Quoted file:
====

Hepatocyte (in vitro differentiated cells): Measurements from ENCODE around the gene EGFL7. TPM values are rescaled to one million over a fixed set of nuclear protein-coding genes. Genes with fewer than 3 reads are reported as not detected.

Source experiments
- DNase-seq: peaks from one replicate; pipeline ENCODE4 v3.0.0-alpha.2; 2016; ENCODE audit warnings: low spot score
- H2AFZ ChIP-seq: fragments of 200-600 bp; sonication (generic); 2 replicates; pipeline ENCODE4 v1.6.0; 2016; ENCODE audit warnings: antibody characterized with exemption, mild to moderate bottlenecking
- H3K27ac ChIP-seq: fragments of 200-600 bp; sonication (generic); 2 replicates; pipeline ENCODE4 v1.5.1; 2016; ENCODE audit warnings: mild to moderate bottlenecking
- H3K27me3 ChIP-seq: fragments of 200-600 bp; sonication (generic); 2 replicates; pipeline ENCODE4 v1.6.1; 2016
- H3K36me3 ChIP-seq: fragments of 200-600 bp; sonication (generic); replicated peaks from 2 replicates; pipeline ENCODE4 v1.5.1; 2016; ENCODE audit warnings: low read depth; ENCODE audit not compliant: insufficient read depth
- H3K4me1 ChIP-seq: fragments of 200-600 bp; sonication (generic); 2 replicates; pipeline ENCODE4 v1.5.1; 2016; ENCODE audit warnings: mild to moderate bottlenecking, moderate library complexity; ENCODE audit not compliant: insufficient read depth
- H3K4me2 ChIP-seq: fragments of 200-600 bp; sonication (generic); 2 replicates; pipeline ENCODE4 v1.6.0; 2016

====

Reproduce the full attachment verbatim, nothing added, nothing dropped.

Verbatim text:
Hepatocyte (in vitro differentiated cells): Measurements from ENCODE around the gene EGFL7. TPM values are rescaled to one million over a fixed set of nuclear protein-coding genes. Genes with fewer than 3 reads are reported as not detected.

Source experiments
- DNase-seq: peaks from one replicate; pipeline ENCODE4 v3.0.0-alpha.2; 2016; ENCODE audit warnings: low spot score
- H2AFZ ChIP-seq: fragments of 200-600 bp; sonication (generic); 2 replicates; pipeline ENCODE4 v1.6.0; 2016; ENCODE audit warnings: antibody characterized with exemption, mild to moderate bottlenecking
- H3K27ac ChIP-seq: fragments of 200-600 bp; sonication (generic); 2 replicates; pipeline ENCODE4 v1.5.1; 2016; ENCODE audit warnings: mild to moderate bottlenecking
- H3K27me3 ChIP-seq: fragments of 200-600 bp; sonication (generic); 2 replicates; pipeline ENCODE4 v1.6.1; 2016
- H3K36me3 ChIP-seq: fragments of 200-600 bp; sonication (generic); replicated peaks from 2 replicates; pipeline ENCODE4 v1.5.1; 2016; ENCODE audit warnings: low read depth; ENCODE audit not compliant: insufficient read depth
- H3K4me1 ChIP-seq: fragments of 200-600 bp; sonication (generic); 2 replicates; pipeline ENCODE4 v1.5.1; 2016; ENCODE audit warnings: mild to moderate bottlenecking, moderate library complexity; ENCODE audit not compliant: insufficient read depth
- H3K4me2 ChIP-seq: fragments of 200-600 bp; sonication (generic); 2 replicates; pipeline ENCODE4 v1.6.0; 2016